Fiction post-Berlin Wall (and I am referring to immediately post-Berlin Wall) is rarely told in the way that Inka Parei has done in The Shadow-Boxing Woman. The prose imitates the dark, crumbling and ravaged atmosphere of East Berlin as well as the psychological state of the narrator, aptly named Hell. Parei sets out to write a post-modern novel about a post-era Germany. The Shadow-Boxing Woman delves deep into the wreckage of East Berlin, both physically and emotionally, by examining the minutest of details, the myopia of Hell’s world, and how fearful she is of exploring the world that just opened around her.

With Parei’s frugal and brutal prose, the reader immediately sees the rotting, barren buildings and neighborhoods, the poverty of her life, and an overwhelming sense that Hell is a forgotten human being. The abandoned apartment building she lives in with one other neighbor is disgusting: “The paint is hideous. Emitting a matt sheen and almost impossible to remove it, it resembles the excrement the German Shepherds deposit on the pavements here, fed on rust-coloured lumps of pre-processed food.” The only person determined enough to stay here in this building is her neighbor, Dunkel. Dunkel and Hell don’t speak much to each other, but when Dunkel suddenly leaves, Hell feels unstable and desperate to find her.

This relationship sets up the crime novel dynamic, although it is conveyed so subtly the reader never feels as if they are a classic “crime novel.” It seems more of a awkward love story, which it is not. Because Hell, whose name means light, and Dunkel, whose name means dark, appear tacitly bound together “because like her and me are ten a penny in this city.” Yet, throughout the novel, we don’t get much sense of why Hell feels they are so inextricably connected. Part of this is due to Parei’s avoidance of emotional introspection, but also a lack of detail about Hell’s life until that point, and what constitutes her life throughout the novel. We have a very vague of idea of how she has money to support herself, what her likes and dislikes are, and what her motivations are. Hell’s behavior is primal, almost dog-like; trying to find Dunkel is her only goal, as if Dunkel were her lost owner.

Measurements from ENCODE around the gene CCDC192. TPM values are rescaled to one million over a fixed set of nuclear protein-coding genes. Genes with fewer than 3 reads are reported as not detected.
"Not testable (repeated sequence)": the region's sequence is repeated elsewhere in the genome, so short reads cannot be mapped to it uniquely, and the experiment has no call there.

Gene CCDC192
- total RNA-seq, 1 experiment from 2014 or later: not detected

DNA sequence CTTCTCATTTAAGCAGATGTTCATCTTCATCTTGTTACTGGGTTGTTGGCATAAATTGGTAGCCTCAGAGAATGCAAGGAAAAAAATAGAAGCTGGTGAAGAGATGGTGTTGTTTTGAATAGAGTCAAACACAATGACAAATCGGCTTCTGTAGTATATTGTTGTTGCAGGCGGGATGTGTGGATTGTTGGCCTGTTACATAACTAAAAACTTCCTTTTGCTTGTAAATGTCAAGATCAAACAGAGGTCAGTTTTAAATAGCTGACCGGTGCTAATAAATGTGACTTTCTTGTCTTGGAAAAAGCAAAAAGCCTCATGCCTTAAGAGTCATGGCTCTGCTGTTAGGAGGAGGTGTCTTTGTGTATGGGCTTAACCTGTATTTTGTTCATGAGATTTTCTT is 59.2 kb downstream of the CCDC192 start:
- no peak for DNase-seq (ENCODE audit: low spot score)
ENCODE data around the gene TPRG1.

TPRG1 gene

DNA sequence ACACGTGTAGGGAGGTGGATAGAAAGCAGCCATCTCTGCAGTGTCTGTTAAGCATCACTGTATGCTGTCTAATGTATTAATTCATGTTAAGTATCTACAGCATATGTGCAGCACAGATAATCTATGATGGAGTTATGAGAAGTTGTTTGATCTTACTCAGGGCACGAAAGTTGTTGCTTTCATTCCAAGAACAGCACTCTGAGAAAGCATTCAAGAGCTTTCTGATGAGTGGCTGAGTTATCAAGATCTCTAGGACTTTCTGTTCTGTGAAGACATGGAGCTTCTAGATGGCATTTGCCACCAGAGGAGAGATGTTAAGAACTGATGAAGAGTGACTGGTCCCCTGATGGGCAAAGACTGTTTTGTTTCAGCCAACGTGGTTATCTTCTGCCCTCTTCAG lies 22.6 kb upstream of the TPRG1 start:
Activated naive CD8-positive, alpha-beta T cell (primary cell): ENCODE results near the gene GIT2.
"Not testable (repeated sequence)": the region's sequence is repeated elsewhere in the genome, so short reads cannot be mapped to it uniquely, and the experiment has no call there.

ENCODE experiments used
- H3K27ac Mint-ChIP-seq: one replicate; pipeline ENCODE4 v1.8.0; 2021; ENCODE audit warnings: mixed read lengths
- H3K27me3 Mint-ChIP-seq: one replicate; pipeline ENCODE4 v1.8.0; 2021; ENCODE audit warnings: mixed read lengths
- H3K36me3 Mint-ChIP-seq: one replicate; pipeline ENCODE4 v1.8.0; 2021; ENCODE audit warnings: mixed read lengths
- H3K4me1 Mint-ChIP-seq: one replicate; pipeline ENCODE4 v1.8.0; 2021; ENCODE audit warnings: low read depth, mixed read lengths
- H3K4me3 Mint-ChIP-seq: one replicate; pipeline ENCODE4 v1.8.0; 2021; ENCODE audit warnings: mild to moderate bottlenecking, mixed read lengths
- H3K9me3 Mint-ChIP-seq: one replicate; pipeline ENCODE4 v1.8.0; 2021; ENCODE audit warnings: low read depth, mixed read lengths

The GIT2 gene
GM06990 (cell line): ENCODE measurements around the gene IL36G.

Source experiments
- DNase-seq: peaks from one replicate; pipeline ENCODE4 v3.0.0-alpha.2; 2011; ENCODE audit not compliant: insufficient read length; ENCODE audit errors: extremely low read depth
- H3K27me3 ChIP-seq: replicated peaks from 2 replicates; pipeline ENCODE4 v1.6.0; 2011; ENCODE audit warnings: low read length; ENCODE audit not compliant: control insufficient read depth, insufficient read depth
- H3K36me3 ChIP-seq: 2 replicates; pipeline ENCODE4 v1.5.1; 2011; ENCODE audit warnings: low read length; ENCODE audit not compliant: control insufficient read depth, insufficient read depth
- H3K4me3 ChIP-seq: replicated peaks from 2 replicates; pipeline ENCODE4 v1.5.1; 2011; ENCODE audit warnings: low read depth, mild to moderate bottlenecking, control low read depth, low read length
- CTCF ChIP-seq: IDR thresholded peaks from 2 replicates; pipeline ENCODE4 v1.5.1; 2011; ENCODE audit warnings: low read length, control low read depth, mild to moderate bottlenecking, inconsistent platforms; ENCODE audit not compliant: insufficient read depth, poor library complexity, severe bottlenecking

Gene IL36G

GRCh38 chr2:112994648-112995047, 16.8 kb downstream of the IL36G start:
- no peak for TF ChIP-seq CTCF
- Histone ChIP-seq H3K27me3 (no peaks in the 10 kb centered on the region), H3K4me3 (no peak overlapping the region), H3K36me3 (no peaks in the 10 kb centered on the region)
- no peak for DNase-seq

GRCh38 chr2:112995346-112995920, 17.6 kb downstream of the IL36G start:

Then there’s Hell’s love of martial arts which allows her seriously injure people in a swift movement. We witness Hell’s sense of justice when she watches two thugs threaten the owner of the café she frequents: